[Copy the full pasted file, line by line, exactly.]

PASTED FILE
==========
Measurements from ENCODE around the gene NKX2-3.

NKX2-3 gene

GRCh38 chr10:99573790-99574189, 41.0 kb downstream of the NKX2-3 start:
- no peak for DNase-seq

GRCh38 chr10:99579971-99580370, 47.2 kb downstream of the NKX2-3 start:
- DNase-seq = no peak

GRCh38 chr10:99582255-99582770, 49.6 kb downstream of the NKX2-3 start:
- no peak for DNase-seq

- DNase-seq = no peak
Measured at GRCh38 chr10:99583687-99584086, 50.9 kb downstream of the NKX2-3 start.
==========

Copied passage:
Measurements from ENCODE around the gene NKX2-3.

NKX2-3 gene

GRCh38 chr10:99573790-99574189, 41.0 kb downstream of the NKX2-3 start:
- no peak for DNase-seq

GRCh38 chr10:99579971-99580370, 47.2 kb downstream of the NKX2-3 start:
- DNase-seq = no peak

GRCh38 chr10:99582255-99582770, 49.6 kb downstream of the NKX2-3 start:
- no peak for DNase-seq

- DNase-seq = no peak
Measured at GRCh38 chr10:99583687-99584086, 50.9 kb downstream of the NKX2-3 start.